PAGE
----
Donna Halper, winner of this year’s Massachusetts Broadcasters Hall of Fame Pioneer Award, was an original Board member of the MA Broadcasters Hall of Fame. She is a prolific and respected broadcast historian, professor at Lesley University, and much more. A former disc jockey, music director, and radio consultant, she spent more than three decades in broadcasting before becoming a college professor. She came to Lesley in 2008 to develop and teach courses related to the study of communication and media, including Media Analysis, Introduction to Communication, and Introduction to Journalism. Donna’s teaching is informed by her knowledge of popular culture and media history. She is the author of six books and has been widely quoted by reporters seeking information about local and national media trends. In addition to teaching, Donna is the editor of the Lesley Public Post (Lesley’s student newspaper). She is a blogger and a free-lance writer. She has given many guest lectures at libraries, civic organizations, and other universities. And she is known for discovering the classic rock band Rush, who dedicated two albums to her; she can be seen in the 2010 documentary “Beyond the Lighted Stage.” Donna holds multiple degrees from Northeastern University – while an NU student, she was the first female DJ at the school’s radio station – and a PhD in Communication from the University of Massachusetts at Amherst. Among the books she has written are Invisible Stars: A Social History of Women in American Broadcasting revised and expanded 2nd edition. Armonk, NY: M.E. Sharpe (2014) and Boston Radio 1920-2010, Mt. Pleasant, SC: Arcadia Press (2011).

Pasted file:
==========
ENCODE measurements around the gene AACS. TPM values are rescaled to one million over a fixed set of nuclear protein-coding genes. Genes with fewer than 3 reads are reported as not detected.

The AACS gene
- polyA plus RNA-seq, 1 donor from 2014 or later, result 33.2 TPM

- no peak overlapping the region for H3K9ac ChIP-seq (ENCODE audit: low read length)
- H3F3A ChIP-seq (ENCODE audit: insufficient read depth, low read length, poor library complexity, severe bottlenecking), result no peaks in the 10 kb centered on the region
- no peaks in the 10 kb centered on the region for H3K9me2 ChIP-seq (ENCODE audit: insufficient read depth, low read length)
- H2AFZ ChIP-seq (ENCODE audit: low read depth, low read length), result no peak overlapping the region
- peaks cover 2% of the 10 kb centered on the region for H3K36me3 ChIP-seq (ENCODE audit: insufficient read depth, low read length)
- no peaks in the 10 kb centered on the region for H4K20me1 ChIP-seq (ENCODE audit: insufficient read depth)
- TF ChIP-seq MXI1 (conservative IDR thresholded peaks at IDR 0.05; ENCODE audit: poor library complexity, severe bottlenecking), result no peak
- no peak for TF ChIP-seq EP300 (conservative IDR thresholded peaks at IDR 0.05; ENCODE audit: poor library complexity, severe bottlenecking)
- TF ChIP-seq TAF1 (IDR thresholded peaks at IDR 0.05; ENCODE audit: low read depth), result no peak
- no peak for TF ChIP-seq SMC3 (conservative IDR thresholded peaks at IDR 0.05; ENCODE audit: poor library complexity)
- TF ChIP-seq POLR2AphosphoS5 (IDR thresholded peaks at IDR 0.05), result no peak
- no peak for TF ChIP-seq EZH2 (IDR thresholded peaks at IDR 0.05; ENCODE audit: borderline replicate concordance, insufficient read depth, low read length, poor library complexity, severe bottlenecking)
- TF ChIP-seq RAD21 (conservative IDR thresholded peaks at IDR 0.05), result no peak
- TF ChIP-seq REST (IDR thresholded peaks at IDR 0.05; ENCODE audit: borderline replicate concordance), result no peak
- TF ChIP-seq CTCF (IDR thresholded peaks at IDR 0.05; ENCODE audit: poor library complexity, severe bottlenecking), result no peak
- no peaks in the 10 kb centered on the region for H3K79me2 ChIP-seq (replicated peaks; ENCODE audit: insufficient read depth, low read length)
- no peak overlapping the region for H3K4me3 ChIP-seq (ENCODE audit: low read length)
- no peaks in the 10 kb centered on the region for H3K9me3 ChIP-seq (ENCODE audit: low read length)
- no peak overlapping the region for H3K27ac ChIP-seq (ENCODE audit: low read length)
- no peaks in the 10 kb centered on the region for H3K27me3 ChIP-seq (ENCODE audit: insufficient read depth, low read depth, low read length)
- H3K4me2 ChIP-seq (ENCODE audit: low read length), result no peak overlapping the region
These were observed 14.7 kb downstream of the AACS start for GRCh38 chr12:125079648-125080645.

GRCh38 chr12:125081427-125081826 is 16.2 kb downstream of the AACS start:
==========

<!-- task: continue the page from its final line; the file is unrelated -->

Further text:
Bill Shields, the WBZ-TV, Boston reporter, passed away in February of this year. The following is excerpted from a February 8th story about him by Boston Globe obituaries editor Bryan Marquard: As an Emmy Award-winning reporter for WBZ-TV, Bill Shields reported from high atop Mount Washington in winter and from the ocean depths off Florida with treasure hunters — and stood in front of cameras during more storms than he’d care to count. For many viewers, though, the most memorable moments of his 41 years on WBZ aired during the past decade, after his first diagnosis with lung cancer, when he encouraged others to seek treatment and survive with the optimism and humor for which he was known. “I don’t call myself a journalist,” he said in an interview last fall with Upstage Lung Cancer, which raises awareness and funding for lung cancer research, after he had been treated for a second cancer diagnosis. “I call myself a storyteller.” Mr. Shields “had an amazing ability to tell personal stories with humanity, dignity, and grace,” Justin Draper, president and general manager of WBZ-TV, said in a statement. “Bill was an incredible journalist and storyteller who also made us laugh along the way. Bill was a legend at WBZ.” … Throughout Mr. Shields’s illness, his wife said, “he wasn’t a complainer. He made it easier for others. He always continued to try to be positive and look on the bright side.” That was true, too, when he was on camera. Mr. Shields brought empathy and compassion to difficult stories, including the delicate task of knocking on the doors of families whose loved ones had died — “the worst thing you have to do as a reporter.” … As a youth he hoped to eventually work in media. “It was something I told my parents about in high school. I wanted to be in the middle of the news,” he said in 2021, during WBZ’s piece about his retirement. “And so it was a dream come true when I got this job,” he added.